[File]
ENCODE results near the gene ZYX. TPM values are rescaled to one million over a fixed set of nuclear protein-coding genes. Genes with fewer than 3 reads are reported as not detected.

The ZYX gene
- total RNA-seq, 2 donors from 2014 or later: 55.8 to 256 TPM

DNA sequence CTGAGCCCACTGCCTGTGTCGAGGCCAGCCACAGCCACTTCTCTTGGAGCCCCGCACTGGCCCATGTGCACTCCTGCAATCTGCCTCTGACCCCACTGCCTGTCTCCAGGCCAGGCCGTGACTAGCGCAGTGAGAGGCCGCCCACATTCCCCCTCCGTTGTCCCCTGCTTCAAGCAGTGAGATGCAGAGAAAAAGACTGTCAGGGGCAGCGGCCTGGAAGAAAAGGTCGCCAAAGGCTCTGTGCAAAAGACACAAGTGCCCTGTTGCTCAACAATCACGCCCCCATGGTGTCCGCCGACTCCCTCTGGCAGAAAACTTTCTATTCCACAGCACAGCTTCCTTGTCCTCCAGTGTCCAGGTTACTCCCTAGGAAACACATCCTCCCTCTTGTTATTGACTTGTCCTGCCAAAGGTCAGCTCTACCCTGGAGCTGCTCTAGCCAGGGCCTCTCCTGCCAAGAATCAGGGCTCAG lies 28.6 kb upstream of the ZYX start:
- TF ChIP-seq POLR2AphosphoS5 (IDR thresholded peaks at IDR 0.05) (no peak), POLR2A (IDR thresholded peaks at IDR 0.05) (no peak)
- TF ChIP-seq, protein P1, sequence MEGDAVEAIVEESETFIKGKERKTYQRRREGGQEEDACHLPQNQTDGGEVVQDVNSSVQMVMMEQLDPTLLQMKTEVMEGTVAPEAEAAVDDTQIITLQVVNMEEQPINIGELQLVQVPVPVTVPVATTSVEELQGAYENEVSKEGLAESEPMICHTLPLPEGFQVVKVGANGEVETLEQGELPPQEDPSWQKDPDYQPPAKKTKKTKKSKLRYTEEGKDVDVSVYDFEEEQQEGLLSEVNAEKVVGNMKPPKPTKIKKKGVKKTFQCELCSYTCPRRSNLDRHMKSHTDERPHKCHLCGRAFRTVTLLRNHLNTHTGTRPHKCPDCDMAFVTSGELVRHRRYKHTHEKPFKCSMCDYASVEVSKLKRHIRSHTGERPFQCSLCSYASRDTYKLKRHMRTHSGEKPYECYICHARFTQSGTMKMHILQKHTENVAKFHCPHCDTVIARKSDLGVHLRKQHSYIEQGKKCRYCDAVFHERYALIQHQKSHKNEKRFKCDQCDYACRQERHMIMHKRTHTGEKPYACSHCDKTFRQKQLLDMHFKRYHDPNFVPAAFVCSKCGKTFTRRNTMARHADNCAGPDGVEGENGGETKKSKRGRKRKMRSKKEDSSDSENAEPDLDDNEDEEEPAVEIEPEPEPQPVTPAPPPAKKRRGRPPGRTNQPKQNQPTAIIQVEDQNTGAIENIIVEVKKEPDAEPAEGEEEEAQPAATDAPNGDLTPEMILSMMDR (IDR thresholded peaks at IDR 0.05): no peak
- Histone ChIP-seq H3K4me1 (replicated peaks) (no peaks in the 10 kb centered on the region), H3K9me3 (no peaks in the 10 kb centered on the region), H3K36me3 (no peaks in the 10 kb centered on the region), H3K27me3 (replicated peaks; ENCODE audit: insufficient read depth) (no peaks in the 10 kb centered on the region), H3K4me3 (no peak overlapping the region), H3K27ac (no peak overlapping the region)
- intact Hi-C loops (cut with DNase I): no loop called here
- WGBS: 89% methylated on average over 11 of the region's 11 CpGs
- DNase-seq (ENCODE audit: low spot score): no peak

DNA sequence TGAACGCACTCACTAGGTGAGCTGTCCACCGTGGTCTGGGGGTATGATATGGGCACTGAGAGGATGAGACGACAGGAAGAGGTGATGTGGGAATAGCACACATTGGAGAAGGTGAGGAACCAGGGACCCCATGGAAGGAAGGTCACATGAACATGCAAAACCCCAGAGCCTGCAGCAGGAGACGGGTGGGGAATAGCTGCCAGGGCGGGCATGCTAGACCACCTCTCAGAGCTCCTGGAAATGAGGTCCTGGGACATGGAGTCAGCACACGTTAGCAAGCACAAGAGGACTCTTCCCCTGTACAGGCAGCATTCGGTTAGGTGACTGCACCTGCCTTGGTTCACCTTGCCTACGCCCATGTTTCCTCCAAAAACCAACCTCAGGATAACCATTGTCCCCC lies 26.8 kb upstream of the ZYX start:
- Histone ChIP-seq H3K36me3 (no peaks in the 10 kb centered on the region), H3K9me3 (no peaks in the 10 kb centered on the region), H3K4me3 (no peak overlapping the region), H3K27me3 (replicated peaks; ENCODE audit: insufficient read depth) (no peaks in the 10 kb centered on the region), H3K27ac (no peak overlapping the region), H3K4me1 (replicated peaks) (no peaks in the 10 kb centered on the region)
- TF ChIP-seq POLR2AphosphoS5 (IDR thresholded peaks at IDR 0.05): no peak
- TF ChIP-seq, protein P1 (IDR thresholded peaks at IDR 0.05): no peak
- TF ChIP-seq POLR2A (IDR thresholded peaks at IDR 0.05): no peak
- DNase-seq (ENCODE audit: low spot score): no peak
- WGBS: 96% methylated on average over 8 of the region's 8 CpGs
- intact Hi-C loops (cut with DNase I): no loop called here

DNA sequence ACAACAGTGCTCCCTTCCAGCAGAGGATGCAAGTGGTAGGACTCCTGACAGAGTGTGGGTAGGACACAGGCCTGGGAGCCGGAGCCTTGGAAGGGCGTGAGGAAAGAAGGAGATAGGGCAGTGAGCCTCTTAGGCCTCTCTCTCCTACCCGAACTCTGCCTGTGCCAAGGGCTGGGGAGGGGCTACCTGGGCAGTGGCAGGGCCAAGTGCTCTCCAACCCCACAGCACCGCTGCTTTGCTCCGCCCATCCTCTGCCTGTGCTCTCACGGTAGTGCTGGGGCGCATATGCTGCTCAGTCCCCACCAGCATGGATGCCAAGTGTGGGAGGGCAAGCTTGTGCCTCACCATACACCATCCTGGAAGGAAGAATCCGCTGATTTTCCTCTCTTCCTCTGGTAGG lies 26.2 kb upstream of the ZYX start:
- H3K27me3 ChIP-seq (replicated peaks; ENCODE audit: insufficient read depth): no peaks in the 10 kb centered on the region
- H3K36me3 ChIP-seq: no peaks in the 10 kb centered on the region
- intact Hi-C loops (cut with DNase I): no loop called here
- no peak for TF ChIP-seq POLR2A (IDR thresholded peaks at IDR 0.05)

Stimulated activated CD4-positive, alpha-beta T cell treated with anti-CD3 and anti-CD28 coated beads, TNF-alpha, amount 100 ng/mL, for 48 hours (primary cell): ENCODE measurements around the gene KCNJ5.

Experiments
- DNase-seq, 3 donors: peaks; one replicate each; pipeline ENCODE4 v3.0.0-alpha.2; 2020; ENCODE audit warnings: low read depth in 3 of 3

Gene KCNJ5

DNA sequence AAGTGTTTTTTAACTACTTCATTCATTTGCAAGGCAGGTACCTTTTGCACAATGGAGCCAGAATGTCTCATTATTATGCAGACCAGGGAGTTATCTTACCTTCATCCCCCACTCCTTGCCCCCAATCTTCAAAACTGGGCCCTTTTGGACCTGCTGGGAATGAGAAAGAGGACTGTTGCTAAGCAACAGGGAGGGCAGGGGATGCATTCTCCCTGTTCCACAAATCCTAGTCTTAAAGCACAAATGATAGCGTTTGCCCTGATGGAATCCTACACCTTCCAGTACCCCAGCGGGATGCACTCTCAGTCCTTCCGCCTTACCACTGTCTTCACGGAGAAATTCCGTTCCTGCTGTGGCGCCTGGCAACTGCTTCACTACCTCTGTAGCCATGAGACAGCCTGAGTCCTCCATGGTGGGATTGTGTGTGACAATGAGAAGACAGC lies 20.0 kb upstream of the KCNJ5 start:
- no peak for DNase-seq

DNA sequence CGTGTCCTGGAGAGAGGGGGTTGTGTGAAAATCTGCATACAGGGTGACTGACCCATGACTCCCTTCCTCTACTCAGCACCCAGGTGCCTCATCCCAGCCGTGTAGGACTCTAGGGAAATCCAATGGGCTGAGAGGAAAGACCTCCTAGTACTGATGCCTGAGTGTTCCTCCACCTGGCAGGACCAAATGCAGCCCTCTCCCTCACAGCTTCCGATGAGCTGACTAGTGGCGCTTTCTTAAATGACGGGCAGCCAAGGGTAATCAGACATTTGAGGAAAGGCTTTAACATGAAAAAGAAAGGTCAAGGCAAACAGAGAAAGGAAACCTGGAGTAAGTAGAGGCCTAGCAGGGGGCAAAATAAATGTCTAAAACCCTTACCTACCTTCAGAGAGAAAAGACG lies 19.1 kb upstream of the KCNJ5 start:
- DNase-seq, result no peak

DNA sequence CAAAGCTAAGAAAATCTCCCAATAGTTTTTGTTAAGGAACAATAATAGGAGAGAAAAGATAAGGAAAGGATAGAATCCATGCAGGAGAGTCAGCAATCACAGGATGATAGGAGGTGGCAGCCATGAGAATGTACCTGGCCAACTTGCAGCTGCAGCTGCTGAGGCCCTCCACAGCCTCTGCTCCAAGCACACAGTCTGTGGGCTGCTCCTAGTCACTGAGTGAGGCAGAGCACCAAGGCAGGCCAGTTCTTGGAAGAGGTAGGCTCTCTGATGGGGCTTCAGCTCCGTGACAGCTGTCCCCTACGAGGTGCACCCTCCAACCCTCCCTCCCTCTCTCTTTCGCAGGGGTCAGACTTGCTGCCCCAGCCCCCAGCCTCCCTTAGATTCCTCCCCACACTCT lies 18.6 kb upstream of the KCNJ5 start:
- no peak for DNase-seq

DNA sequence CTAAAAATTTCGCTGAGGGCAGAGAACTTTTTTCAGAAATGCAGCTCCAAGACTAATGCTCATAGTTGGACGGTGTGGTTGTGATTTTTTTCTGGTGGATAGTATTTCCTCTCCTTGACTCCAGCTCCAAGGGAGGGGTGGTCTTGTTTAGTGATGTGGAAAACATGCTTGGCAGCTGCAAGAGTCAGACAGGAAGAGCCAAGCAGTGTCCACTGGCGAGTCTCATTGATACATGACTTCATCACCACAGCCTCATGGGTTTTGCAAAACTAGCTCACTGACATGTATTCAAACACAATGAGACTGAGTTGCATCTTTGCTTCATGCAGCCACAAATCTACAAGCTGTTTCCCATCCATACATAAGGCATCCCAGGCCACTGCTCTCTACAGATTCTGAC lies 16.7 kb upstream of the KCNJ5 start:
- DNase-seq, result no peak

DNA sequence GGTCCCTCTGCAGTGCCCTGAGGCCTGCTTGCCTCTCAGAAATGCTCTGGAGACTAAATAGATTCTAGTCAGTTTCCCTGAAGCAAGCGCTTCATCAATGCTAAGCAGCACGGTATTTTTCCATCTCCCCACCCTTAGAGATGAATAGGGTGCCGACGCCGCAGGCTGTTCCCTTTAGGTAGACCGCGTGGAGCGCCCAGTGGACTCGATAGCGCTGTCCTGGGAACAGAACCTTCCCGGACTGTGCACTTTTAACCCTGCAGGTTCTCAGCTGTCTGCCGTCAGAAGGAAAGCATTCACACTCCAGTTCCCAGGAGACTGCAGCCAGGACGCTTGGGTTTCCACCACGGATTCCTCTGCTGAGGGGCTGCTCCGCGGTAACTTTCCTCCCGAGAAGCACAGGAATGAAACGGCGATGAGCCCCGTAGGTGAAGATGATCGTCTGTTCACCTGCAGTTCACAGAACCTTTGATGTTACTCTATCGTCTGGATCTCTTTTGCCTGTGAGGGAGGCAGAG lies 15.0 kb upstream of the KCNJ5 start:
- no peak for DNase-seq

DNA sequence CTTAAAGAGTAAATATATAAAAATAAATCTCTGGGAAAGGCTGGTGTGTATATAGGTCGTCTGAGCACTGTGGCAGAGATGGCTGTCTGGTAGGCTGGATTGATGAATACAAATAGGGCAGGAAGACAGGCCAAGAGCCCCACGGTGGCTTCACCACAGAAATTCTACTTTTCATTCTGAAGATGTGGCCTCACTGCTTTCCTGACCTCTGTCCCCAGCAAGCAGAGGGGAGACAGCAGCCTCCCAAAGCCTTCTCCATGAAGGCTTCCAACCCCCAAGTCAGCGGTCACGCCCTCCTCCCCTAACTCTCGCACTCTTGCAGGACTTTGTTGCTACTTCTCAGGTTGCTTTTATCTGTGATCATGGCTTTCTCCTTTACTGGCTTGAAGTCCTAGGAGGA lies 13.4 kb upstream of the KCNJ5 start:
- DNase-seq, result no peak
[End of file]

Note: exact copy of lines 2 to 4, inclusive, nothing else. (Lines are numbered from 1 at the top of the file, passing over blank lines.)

The ZYX gene
- total RNA-seq, 2 donors from 2014 or later: 55.8 to 256 TPM

DNA sequence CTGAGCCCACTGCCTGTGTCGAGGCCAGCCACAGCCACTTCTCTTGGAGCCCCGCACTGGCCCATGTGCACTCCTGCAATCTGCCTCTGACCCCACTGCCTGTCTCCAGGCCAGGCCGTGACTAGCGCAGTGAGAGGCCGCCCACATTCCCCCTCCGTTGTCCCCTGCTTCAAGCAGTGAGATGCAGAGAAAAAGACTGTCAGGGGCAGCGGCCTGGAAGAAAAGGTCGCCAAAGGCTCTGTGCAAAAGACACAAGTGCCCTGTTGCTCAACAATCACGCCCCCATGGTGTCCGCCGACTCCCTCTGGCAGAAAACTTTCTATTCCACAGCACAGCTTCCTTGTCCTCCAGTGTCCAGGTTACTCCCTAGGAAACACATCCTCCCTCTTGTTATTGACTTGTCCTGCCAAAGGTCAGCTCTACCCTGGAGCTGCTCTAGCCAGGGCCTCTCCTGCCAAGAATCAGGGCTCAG lies 28.6 kb upstream of the ZYX start: